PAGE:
March Comes In Like a Lion
We may be a few days from the beginning of March, but I saw a weather forecast last night that confirms my suspicions that Western New York may be in for at least one more big storm. Since the Ice Storm of 1991 in Rochester, there has been a series of large snowstorms sometime in between the period of March 1st and 14th. It was almost without fail that a foot of snow would get dumped in a short time period, causing schools across the area to close. I’m mostly speaking about Rochester in this case. So when I hear that a large storm system is in the midwest that could come our way and could drop snow over a large area, since it wouldn’t be dependent on the Lake Effect machine, it makes me grin. I’ll have to do some more research on this since this system is apparently behaving with great uncertainty.
Speaking of the Ice Storm
It occurred to me this morning that the Ice Storm of 1991 happened 11 years ago to the day this Sunday. My parents and I actually drove home from Buffalo in it. I knew something was happening and kept waking up to check the power lines outside my bedroom window. You could see the sheen of ice building up on everything. Eventually, the power went out. I think I woke up my parents to tell them, or maybe I heard my dad get up. He decided to get ready for work despite there being no power. I put on my Walkman (tm) and crawled back under the covers. “Baby, Baby” by Amy Grant bubbled over the airwaves as I waited to hear if I had to go to school. For the first time in 14 years, my district closed due to weather. No lie. Our school never closed.
My dad made it into work and then came back home after a few hours. He said you could hear the pop and shot-gun sound of tree limbs cracking off and falling to the ground. Eventually, so many limbs fell that it was nearly impossible to drive down the side roads around my house. I got up and discovered that hot water was still available and made myself a nearly hot cup of tea. Later in the day, my mom, my “brother and sister” Janine and Steven (neighbor’s kids), and I went for a walk to take some pictures. It was chilly out, but sunny. Most of the metro area, including us, figured the worst was over and that power would come up within a day or two. It did not. In fact, over 200,000 people had been left without power. Some for two weeks after the storm. School was cancelled for the week.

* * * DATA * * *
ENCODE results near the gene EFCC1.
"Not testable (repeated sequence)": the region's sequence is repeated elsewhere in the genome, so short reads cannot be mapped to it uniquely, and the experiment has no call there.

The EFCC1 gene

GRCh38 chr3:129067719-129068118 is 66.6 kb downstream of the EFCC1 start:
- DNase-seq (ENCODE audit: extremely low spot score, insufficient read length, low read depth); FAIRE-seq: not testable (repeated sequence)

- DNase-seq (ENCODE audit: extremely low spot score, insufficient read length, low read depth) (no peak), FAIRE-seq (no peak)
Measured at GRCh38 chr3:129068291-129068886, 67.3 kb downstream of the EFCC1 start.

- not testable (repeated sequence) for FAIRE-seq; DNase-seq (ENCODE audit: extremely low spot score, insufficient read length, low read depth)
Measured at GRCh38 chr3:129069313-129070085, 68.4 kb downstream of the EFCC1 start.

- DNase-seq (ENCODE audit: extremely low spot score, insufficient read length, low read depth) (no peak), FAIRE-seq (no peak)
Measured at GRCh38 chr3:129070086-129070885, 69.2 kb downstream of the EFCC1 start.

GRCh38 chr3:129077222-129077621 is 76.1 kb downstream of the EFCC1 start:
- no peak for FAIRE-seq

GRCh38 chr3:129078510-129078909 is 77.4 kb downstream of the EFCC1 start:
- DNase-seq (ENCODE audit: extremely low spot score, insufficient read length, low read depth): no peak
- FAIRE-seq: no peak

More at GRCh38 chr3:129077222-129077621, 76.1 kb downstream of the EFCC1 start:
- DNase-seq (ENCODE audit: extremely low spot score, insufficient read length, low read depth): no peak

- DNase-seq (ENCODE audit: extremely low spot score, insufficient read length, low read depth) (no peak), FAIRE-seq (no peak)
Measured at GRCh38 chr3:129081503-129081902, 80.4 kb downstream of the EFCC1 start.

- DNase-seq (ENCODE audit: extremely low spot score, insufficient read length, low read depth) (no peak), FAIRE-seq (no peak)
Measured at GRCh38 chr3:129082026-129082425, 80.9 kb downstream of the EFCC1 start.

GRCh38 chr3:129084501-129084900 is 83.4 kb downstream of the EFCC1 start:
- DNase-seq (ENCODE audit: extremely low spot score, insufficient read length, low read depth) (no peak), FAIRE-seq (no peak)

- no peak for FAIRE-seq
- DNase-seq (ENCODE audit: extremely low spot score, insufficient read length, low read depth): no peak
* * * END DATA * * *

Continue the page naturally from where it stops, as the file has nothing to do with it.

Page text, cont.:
Fortunately, my family had two woodburning stoves, one you could cook on. My mom made 8-quarts of chili that was completely consumed by the end of the week. It got quite cold outside and snowed on that Wednesday. My friend Eden and her brother Dana came over to keep warm. It was a balmy 80 degrees in our house with the two stoves going. I think the highlight of the week was going to the Eastman Theatre to hear Michaela Petri (or however you spell her first name) perform recorder solos with the Rochester Philharmonic Orchestra. Everyone was dressed in various outfits. My favourite was the man who sat in front of us in corderoys and a flannel. He took off his shoes and propped up his feet on the seat in front of him.
We also had sleep-over visitors. My parent’s friends, Jim and Lu, had arthritis and no power in their house. They were in such pain that they couldn’t get out of bed. They ended up coming over and staying at our house where it was warm. That became my first real exposure to talk radio since Jim was obsessed with WHAM-AM. I think that Saturday our power came back on. My dad did a little cheer at the time. I was a bit miffed since I had enjoyed “roughing” it for the week. Now it was time to go back to the doldrums of school (8th grade at the time).
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